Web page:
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Thursday, July 13, 2017

#Uganda prosecutors finally lay down their tools over low pay - #Justice


Scores of complainants and suspects were stranded in courts across the country as state prosecutors laid down their tools in protest over low pay and poor working conditions.

Currently the lowest ranking state prosecutor earns a gross salary of Shs 645,000 while those at the rank of senior principal state attorney earn Shs 2.1 million a month. The deputy director of public prosecutions is paid Shs 2.9 million; the assistant DPP earns Shs 2.4 million while the DPP earns Shs 11 million.

But the prosecutors, under the umbrella Uganda Association of Prosecutors (UAP), are demanding that the minimum salary of the lower ranking officials be raised to at least Shs 9 million and Shs 40 million for the DPP.

The prosecutors had given the state a period of 14 days from June 23, within which to announce changes in their remuneration. The days elapsed on Tuesday without any changes, leading to a strike that has paralyzed business in courts across the country.

Prisons bus at the High court in Kampala

In Luweero, plaintiffs, defendants and witnesses turned up at Luweero magistrate court for hearing of their cases but were told that court couldn't proceed in the absence of prosecutors.

There are three state prosecutors handling cases at the Magistrates and High court in Luweero. However, only one reported to the office.

Luweero resident state attorney Beatrice Alok told URN that she had turned up out of courtesy because there was a special High court session presided over by Justice Elizabeth Kabanda whom she had not earlier on informed about her absence over strike.

Alok later met Justice Kabanda and informed her about the ongoing strike at court but they agreed to work as they monitor the situation before 4pm to determine whether to adjourn until the strike is called off or not.

All cases in Luweero Grade II and Chief Magistrate's courts were adjourned.

Charles Sserubuuga, the Luweero chief magistrate had eight cases to handle today. He told URN he has decided to adjourn all cases brought to him and stayed in office for administrative work because of the strike.  He adds that their grievances are genuine and equally disappointed over salary disparities in government positions.

Some suspects' bails were extended and other remanded further. Police, suspects, complainants and witness have asked the prosecutors to call off the strike and use dialogue to address their grievances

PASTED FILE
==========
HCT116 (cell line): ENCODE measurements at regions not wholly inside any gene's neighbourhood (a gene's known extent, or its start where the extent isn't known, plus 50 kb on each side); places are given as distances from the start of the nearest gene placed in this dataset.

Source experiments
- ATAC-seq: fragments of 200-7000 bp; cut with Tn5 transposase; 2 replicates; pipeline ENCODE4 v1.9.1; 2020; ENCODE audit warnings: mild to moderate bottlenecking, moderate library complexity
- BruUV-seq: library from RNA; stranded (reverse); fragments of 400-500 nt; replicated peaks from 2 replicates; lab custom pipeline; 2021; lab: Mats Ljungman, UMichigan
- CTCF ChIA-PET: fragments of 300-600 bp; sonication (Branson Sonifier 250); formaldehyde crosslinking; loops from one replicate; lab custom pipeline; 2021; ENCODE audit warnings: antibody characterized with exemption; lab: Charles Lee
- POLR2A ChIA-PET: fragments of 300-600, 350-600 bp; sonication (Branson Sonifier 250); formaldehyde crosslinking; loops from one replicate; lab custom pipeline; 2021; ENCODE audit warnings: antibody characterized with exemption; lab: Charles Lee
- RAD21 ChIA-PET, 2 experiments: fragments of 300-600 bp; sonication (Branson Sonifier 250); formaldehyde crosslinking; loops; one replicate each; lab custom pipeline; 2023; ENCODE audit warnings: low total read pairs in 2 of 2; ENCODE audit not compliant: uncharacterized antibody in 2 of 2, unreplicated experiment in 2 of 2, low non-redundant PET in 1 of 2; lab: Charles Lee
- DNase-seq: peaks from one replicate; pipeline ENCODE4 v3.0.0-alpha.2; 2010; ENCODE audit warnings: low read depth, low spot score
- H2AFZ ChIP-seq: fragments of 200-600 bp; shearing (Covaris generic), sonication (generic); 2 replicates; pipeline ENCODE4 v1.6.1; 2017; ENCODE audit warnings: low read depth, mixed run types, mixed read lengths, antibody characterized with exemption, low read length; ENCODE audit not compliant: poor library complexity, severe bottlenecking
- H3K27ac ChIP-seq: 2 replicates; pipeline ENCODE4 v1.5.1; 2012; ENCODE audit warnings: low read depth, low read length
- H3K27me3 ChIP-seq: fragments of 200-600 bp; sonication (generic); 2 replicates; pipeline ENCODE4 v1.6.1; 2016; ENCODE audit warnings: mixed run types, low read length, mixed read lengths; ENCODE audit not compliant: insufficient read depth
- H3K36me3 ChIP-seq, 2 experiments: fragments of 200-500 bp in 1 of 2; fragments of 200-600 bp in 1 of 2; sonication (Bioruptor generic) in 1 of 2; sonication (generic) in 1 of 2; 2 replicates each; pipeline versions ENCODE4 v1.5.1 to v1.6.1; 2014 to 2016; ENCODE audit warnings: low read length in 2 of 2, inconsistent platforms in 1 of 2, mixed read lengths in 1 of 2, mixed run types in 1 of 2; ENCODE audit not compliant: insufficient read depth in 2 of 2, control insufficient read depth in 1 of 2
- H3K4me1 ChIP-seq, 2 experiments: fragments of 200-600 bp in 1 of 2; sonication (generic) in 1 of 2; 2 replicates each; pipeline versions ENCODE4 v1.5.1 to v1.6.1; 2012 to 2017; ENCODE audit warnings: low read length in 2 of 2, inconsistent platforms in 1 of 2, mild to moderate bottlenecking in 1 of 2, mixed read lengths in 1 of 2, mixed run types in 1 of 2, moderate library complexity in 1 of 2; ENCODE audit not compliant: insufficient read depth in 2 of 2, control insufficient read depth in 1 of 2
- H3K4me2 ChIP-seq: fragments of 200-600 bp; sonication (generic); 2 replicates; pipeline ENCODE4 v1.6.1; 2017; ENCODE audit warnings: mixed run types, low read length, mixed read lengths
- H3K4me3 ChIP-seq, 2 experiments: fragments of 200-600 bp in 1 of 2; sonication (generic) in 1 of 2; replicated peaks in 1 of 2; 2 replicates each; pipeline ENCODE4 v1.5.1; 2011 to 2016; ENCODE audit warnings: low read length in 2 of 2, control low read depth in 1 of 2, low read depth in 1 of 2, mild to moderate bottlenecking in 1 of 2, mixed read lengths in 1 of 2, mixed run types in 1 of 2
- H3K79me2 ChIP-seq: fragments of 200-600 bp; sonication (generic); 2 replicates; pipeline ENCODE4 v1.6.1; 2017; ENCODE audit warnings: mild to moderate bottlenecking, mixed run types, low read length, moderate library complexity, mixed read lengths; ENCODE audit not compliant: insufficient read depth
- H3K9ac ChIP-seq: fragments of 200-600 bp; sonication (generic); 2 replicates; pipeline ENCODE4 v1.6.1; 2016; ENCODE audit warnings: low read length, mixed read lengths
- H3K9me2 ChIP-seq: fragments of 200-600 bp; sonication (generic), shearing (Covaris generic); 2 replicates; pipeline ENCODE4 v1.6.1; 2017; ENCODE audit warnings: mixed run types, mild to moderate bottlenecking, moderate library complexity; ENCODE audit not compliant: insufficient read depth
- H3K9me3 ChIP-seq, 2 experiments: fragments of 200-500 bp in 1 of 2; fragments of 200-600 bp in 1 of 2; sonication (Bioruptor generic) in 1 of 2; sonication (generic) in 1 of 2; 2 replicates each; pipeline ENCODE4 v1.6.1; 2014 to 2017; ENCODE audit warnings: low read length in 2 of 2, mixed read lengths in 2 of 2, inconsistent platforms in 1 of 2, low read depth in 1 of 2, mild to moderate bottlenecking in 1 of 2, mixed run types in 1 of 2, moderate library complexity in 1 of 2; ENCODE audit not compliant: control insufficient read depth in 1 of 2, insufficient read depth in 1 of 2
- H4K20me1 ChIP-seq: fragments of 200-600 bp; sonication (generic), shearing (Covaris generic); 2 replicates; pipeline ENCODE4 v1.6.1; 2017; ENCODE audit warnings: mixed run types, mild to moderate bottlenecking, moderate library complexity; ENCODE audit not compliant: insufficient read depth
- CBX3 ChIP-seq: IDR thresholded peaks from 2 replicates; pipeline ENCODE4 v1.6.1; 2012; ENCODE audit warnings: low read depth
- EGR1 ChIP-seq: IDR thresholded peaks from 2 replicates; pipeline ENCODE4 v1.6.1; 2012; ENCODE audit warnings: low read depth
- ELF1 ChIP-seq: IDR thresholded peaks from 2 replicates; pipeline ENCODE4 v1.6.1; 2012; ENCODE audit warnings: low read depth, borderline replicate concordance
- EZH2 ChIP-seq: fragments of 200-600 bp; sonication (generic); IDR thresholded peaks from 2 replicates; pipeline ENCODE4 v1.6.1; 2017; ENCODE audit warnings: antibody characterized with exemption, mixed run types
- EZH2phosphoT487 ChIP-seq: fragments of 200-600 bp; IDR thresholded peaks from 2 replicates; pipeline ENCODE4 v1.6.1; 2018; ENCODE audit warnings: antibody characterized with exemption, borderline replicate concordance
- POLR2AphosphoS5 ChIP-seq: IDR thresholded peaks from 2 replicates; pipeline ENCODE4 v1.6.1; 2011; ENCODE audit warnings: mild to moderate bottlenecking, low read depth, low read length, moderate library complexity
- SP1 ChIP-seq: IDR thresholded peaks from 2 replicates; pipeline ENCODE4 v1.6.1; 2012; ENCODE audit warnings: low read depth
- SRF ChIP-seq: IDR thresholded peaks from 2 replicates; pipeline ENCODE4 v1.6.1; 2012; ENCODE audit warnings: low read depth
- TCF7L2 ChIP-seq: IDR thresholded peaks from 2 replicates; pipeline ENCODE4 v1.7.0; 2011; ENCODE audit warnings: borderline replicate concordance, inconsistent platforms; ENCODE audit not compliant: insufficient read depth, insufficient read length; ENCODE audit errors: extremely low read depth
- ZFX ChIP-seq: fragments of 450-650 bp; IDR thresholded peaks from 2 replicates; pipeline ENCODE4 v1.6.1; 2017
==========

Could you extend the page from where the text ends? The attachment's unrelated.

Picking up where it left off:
Savannah regional police spokesperson Paul Kangavve says that the strike may also paralyze police investigations since this is always done with guidance of state prosecutors. He adds that to avoid crowding of police cells over unsanctioned files by the state, they are considering giving police bond to suspects on minor cases.

“As police we don’t work in isolation when investigating cases. Sometimes we don’t even wait for the RSAs (resident state attorneys) to take to them files when they are complete. Sometime, we even work closely in partnership with them when investigating cases. So, in any case when they lay down the tools, it is going to affect us as police because we shall have a backlog of files, of cases that they have not sanctioned, that they have no advised us upon", Kangavve said.

Emmanuel Busulwa, a resident of Janda village in Zirobwe sub-county is among complainants who were found stuck at court after finding the state attorney on strike. Busulwa expressed dismay at the strike saying its meaningless to table demands after the budgeting process.

Senior communications officer for the Judiciary, Solomon Muyita confirms the paralysis across the country adding that it's likely to increase the backlog in courts of law. 
"Many of the courts got a bit affected. So many prisoners were produced, people who had turned up for their cases of criminal nature and the cases could not proceed. So what we have done, is, to get all these matters adjourned to the next convenient time when we expect state attorneys to get back to work.
We hope their industrial action will end in not so many days because there is quite a number of suspects coming to court for justice hearing, some people applying for bail. Some people were coming for judgments, rulings. They are all affected but the courts are open. The judicial officers are ready, we’re hoping that the strike doesn’t take a very long time so that people can get justice because that is what brings them to court", he said. 
THE OBSERVER

Court paralysis as prosecutors strike over low pay

Scores of complainants and suspects were stranded in courts across the country as state prosecutors laid down their tools in protest over low pay and poor working conditions. Currently the lowest ranking state prosecutor earns a gross salary of Shs 645,000 while those at the rank of senior principal state attorney earn Shs 2.1 million a month.

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